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Altitude adaptation is essential if you intend to run a high mountain race or a competition that has numerous crest passages or on peaks at high altitudes.

However, the positive effects obtained by training at altitude are many for any athlete: the reduction of plasma volume (which raises the hematocrit level as the hemoglobin per unit of blood is higher); as the days go by, the increase in the production of red blood cells to carry more oxygen and a reduction in maximum heart rate.

The effects on physical activity vary according to the altitude reached; obviously there are also affect by personal characteristics:

  • up to 1.200mt there is hardly an effect on performance
  • between 1.200-2.500mt we register a slowing down of the average pace of the athlete (about 17 “/km), but almost no athlete complains of particular problems. However, for athletes who live at the sea level, for competitions such as UTMB, Tor or similar, which have some sections at high altitude, it is advisable to carry out adaptation sessions
  • above 2,500m and, expecially, over 2,800m, the typical symptoms of altitude sickness, similar to those of a state of drunkenness begin to occur, such as headache, nausea and loss of balance. The risks increase with the increasing of the altitude, including pulmonary edema or high altitude cerebral edema which can be very dangerous and requires immediate medical attention. For competitions that feature tracks with these characteristics, adaptation is necessary.

The 5 rules for adapting to the altitude

The adaptation does not cancel the effect of the altitude on performance, the athlete will continue to be partially slowed down in the race but, by training these aspect, will avoid discomfort, reduce risks and improve the quality and effectiveness of the technical gesture.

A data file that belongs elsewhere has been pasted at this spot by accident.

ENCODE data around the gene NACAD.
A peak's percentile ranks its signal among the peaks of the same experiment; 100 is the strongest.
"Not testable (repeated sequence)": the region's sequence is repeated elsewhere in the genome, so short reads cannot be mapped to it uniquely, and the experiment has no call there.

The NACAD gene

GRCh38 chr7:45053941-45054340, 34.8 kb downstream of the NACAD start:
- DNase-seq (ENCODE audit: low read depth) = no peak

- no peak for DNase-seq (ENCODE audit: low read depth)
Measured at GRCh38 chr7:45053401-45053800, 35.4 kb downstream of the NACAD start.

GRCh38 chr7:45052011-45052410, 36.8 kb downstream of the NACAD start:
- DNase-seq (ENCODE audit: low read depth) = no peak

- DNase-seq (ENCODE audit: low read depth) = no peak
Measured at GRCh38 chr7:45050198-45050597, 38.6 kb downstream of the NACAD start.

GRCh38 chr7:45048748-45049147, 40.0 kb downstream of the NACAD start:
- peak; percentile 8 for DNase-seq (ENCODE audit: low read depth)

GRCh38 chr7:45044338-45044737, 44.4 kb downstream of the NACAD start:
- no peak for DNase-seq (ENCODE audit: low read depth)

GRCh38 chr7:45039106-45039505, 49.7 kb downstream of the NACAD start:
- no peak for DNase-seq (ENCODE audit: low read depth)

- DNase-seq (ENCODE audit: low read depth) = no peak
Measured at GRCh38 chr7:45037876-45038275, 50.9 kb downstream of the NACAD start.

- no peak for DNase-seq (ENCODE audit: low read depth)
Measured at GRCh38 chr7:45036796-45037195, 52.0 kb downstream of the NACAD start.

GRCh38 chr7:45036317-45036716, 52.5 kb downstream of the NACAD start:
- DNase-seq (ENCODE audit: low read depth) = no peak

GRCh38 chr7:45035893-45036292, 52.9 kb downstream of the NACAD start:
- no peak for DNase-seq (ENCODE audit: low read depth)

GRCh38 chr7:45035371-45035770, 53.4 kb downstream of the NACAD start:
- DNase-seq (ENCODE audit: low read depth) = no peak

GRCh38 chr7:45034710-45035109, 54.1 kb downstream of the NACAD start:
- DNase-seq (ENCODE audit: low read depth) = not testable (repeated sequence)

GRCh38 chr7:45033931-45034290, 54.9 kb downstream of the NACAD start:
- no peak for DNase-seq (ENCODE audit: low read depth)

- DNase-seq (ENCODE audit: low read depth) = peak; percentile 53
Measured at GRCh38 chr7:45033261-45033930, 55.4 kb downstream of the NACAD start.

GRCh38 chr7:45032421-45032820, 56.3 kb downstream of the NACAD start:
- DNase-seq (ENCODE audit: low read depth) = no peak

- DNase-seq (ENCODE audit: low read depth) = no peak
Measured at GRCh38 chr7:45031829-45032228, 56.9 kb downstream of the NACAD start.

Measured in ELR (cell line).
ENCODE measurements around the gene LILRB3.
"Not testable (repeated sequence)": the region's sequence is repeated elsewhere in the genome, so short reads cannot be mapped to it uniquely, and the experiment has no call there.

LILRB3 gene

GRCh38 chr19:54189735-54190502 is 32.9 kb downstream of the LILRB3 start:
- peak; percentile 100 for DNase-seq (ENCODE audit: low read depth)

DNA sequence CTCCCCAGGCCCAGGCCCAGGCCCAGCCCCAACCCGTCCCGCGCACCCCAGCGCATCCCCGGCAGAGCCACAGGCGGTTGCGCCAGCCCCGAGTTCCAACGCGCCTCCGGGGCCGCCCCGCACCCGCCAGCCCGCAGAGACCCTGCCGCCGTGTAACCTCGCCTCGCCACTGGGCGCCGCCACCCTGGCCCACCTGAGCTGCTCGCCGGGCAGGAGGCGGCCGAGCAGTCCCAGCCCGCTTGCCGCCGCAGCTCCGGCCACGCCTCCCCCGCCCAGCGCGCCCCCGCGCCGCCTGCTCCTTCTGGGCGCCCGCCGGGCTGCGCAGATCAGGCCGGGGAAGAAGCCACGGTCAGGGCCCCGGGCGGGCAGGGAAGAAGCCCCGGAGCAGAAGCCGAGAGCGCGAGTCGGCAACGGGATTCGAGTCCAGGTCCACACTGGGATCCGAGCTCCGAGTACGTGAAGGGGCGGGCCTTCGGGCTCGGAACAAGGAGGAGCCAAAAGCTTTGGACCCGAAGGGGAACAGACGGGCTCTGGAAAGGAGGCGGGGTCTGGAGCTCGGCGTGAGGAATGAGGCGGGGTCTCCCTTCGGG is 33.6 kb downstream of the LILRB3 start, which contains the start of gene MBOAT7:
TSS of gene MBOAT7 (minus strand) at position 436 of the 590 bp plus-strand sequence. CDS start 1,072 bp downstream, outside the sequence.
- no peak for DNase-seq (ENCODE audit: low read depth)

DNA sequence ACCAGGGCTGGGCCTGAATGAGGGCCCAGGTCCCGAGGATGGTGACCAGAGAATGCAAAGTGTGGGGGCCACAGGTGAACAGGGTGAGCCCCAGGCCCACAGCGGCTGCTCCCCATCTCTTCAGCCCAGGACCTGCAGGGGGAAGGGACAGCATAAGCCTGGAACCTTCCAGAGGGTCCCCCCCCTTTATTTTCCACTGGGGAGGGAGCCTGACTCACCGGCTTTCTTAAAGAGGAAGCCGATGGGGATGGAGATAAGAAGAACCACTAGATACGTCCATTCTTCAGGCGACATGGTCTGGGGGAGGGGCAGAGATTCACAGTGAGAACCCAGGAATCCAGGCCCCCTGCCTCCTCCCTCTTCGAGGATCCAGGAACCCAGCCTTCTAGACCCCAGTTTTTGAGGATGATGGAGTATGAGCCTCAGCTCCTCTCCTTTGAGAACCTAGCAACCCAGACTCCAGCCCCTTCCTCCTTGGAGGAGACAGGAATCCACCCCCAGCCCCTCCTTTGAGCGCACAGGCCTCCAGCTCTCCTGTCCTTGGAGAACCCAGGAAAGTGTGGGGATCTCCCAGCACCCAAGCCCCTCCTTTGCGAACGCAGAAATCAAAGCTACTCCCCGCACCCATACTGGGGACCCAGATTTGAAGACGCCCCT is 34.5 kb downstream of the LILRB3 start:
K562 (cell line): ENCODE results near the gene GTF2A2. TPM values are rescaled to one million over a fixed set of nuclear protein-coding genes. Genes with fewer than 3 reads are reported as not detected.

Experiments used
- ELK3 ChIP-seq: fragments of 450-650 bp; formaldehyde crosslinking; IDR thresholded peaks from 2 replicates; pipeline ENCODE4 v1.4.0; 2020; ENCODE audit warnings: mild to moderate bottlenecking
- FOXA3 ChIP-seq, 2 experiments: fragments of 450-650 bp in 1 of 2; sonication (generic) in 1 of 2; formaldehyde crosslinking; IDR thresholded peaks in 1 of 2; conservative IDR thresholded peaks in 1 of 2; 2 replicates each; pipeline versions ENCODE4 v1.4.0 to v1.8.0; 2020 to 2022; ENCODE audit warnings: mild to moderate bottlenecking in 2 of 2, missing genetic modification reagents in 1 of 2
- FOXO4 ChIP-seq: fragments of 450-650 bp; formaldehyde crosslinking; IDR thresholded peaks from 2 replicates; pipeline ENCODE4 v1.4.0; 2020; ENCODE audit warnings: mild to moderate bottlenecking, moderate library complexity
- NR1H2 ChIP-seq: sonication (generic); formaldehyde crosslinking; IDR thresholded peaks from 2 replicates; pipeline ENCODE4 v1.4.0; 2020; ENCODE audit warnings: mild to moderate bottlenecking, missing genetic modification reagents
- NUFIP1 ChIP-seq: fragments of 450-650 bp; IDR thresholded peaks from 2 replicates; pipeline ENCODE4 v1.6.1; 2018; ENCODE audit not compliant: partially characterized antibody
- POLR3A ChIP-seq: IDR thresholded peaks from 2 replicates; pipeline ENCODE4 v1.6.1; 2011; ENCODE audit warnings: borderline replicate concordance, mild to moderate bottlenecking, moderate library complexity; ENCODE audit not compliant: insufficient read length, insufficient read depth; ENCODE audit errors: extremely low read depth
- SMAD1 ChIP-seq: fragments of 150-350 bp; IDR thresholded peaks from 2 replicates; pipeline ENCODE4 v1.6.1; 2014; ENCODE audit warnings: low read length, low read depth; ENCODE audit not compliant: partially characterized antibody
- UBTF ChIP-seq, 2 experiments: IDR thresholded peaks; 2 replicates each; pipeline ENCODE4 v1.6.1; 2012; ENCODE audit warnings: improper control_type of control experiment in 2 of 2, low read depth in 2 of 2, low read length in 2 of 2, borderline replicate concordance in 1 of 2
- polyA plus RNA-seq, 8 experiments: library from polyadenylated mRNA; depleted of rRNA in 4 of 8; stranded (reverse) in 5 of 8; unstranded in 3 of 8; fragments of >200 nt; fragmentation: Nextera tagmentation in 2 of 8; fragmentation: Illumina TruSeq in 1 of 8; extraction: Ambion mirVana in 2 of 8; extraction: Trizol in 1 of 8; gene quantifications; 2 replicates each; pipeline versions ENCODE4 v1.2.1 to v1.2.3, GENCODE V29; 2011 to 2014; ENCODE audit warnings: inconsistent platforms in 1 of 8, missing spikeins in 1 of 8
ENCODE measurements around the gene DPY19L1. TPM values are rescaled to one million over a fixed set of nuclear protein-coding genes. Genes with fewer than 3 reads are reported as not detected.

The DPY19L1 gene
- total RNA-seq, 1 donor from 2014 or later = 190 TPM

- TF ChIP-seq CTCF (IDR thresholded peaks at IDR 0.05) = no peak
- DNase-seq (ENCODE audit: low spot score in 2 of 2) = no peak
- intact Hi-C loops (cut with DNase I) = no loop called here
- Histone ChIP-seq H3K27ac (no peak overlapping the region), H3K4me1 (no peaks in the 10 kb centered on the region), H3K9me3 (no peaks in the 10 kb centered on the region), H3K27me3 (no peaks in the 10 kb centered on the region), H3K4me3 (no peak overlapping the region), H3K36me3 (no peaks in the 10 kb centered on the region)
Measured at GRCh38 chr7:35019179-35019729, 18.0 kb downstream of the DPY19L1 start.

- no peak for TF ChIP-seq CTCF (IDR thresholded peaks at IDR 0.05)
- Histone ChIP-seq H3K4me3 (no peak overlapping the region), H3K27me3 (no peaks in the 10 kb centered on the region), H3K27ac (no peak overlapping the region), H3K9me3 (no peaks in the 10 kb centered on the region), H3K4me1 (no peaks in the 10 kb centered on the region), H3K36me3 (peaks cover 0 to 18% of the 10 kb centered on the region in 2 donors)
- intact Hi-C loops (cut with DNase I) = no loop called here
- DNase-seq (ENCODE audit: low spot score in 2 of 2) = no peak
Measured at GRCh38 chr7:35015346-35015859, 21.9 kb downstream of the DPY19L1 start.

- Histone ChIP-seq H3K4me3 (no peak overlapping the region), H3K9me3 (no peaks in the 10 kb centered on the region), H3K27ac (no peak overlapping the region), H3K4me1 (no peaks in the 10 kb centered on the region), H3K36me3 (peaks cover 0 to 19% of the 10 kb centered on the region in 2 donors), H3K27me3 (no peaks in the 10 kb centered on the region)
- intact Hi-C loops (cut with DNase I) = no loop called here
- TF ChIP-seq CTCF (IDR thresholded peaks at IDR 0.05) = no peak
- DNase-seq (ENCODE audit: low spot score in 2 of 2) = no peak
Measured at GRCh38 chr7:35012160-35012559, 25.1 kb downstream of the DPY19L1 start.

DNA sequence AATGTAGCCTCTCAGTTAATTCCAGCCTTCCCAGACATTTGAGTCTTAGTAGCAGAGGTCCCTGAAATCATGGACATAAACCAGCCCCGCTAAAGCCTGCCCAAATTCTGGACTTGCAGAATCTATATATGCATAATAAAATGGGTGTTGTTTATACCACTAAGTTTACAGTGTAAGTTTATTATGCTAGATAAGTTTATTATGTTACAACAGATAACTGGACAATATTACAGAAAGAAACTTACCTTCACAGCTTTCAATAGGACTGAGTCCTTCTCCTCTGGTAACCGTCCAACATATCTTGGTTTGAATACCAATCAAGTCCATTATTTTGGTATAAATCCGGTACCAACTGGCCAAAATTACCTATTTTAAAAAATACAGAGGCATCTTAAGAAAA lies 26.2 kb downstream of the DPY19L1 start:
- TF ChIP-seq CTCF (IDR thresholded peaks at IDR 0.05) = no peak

Here are the main rules to consider:

  1. adaptation to altitude requires a prolonged stay at high altitude, 12 hours a day for a minimum of 1 week
  2. it is not recommended to spend a couple of days before the race at high altitude, for example in the bivouac, if you have not done it before. It would not produce any useful results and, instead, could generate negative sensations typical of altitude sickness, compromising your performance
  3. adaptation is not only related to effort, so walking in the high mountains or sleeping in bivouacs is also very useful
  4. it is not essential to plan adaptation periods for races below 2500m, but it may be useful to carry out specific sessions (fartlek, progressives, etc.) by simulating the race conditions where changes in pace and perceived effort are frequent
  5. altitude adaptation varies from one individual to another. Factors such as a lack of iron can limit the creation of red blood cells, so specific tests and attempts must be made to find the one that works best for each athlete.

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Cristina Tasselli

Digital Strategic Marketing Director - certified Innovation Manager - in multinational companies, she is still today the only Italian female athlete to have ran 900 km and 55,000m D+ in the mountains in a single stage race (Transpyrenea 2016, 3rd women overall). She counts numerous Podiums and international Victories on races over 100k. She holds a SNaQ CONI certification as a Trail Running Coach, Athletic Trainer and in Nutrition and Sports Supplementation. Since 2014 she is President and sports executive of innovative technology startups and companies, including Trail Running Movement and Digital Sport 360. She trains elite trail running athletes and she teaches in trail running coach certification courses. She is an author of sports articles on training, nutrition and supplementation in trail running and running, both in Italian and in English and Spanish. She manages relationships and collaborations with Federations and Race Organizers.